Mariadaniela Sfarra: self-narration as a vehicle for expressing a desire for redemption
I am a teacher of Humanities on the Level II Course for adults at ITS Aterno-Manthonè in Pescara. I coordinate training projects and language workshops for native and non-native students. I am also an Epale Ambassador for my region, Abruzzo. I have directed several workshops and courses for the training of secondary school teachers, Tutor Coordinator in the TFA (Active Training Internship), and Consultant for School Improvement. I have been a teaching fellow at the Faculty of Sciences Education at the University in L'Aquila where my specialty is school dispersion.
EPALE allows me to share ideas with European adult education professionals. It is a space where I can publish the results of my work with students and from where I can get ideas to create new projects. But EPALE is even more than all this. It is "networking" between national and European ambassadors to overcome individualism and the fragmentation of our society.
Because of the Covid-19 pandemic, the current school year 2021-2021 students at my school, ITS Aterno-Manthonè in Pescara, have had to make a significant change: from attending the majority of classes in person, they have had to adapt to distance learning (Didattica a distanza, DaD). To mitigate any adverse effect on the linguistic abilities of adult students who had just returned to the educational system, and to avoid the risk of fragmentation in their social life, I coordinated two linguistic projects based on creative writing, one for the third graders and one for the fourth grade. The third grade students, after an in-depth study on Boccaccio's Decameron, were asked to write their own short stories.
Like the narrators in the Decameron, who had moved away from their plague-infested city, they had to imagine an ideal space for escaping reality and meeting as a class-group.
This work was very much supported by digital tools such as video lessons, online working groups. We were able to collect all the short stories and decided to publish them under the title The Thousand and One Evenings, as multimedia eBook, in which the themes were chosen by the authors themselves. The name of the work was inspired by the title of the work The Thousand and One Nights, but shifted to the evening for the course attended by the students. The collection was published in written and audio format, and to highlight its expressive effectiveness was accompanied by powerful imagery. The work crossed different voices and styles. Authors were encouraged to express their own personality and share it with potential readers through online publication. The book was a success: stories were read and shared on social networks. Students were enthusiastic because they felt they had overcome a challenge, both personally and as a group. The eBook was selected by the Ministry of Education as one of the projects of the “Schools, educational and community stories” initiative.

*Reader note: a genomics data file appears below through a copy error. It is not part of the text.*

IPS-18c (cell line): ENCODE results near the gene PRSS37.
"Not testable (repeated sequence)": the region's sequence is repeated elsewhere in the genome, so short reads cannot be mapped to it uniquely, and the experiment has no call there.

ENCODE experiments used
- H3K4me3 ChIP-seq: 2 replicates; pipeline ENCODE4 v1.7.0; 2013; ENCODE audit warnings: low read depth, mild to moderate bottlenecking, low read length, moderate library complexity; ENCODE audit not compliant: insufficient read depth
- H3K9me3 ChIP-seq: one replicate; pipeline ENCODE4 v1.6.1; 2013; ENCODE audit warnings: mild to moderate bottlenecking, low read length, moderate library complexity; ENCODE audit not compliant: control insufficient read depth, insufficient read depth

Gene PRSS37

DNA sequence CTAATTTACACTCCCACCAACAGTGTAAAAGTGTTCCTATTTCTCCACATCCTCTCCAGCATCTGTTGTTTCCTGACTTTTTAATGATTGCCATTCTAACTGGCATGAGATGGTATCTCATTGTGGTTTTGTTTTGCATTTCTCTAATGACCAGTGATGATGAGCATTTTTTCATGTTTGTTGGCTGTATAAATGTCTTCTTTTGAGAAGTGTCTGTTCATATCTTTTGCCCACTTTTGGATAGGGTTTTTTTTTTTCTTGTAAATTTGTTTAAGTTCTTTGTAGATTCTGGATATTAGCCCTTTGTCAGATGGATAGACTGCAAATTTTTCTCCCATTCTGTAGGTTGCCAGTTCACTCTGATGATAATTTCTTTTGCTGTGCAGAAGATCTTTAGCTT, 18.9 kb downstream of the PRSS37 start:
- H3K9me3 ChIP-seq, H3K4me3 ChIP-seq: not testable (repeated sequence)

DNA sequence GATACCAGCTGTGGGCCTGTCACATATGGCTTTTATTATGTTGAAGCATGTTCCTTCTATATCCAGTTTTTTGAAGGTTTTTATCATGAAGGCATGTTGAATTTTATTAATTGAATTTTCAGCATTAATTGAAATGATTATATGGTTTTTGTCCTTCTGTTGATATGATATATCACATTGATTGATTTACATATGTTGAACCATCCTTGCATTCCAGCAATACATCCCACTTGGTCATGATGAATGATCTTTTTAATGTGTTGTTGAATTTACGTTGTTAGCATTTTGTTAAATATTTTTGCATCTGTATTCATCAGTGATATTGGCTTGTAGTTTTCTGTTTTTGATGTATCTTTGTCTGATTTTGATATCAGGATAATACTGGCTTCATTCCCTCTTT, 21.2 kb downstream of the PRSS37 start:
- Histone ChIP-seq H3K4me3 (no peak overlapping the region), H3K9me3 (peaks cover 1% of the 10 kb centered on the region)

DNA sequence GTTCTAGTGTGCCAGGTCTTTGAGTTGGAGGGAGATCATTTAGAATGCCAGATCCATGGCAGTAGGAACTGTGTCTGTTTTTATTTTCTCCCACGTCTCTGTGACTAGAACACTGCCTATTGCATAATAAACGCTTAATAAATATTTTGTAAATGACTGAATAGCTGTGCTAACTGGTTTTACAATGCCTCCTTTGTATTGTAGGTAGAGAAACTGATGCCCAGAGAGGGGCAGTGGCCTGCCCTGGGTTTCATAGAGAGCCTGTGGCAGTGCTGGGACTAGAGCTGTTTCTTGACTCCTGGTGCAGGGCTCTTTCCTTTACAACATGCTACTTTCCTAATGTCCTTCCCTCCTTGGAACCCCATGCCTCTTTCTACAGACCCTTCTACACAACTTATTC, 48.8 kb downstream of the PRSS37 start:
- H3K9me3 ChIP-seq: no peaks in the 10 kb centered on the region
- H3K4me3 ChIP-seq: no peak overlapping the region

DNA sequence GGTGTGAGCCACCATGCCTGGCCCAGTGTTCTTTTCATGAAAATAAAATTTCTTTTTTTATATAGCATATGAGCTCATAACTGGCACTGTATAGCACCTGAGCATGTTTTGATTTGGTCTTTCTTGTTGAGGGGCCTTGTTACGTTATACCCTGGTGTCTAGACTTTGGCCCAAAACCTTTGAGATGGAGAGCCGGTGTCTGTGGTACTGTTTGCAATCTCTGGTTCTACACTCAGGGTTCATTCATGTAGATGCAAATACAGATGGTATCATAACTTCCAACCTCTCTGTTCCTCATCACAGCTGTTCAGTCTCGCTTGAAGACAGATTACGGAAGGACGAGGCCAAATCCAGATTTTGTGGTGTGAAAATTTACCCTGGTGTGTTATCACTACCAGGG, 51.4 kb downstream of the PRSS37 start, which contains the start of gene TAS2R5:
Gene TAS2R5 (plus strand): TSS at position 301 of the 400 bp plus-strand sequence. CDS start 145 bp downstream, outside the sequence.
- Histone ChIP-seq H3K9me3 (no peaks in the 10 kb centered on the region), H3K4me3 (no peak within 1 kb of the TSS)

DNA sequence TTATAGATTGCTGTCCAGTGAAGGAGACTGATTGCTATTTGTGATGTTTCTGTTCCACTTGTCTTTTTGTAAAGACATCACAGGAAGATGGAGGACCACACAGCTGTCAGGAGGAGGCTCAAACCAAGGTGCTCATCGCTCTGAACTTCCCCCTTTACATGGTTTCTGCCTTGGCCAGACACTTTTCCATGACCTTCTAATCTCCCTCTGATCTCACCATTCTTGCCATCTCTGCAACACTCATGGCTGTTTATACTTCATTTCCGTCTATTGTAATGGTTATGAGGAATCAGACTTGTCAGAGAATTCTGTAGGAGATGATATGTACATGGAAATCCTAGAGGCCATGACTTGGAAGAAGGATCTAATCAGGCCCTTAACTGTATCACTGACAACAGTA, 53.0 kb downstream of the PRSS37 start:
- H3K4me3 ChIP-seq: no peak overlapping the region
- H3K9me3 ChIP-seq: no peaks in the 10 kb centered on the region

Another learning project, which I coordinated during the distance learning phase, featured a student from the fourth year, who wrote Rumrì, a work of self-narration and creative writing. Using the autobiographical method, the student gave voice to her own experiences through her original story of feelings and hopes. The work is published here: https://www.epubeditor.it/ebook/?static=222899.
The title Rumrì means woman in the Romani language. This work focuses on femininity and the author’s world. The student was free to choose content and stylistic features so that she could express her inner self better.
Self-narration was thus a vehicle for expressing a desire for redemption and the search for meaning. The inner monologue is the narrative technique used for the expression of one's personality; a technique that alternates with forms of dialogue, imagined or told, with external characters that enrich the message.
The writings in the collection address different themes: the desire for freedom, love, life in the suburbs, the pain experienced and how to overcome it.
The publication was positively received by readers. In fact, we had over 1000 visitors to the platform within a few days. Many of these readers have also requested “Rumrì” in paper format, explaining that they are looking forward to future texts. The projects carried out were shared with all those enrolled on the Course through the Institute's Facebook page, encouraging the spirit of initiative of the first-time authors and of others. I was able to trace a path to encourage also future participation and improved language skills with the support of digital tools.
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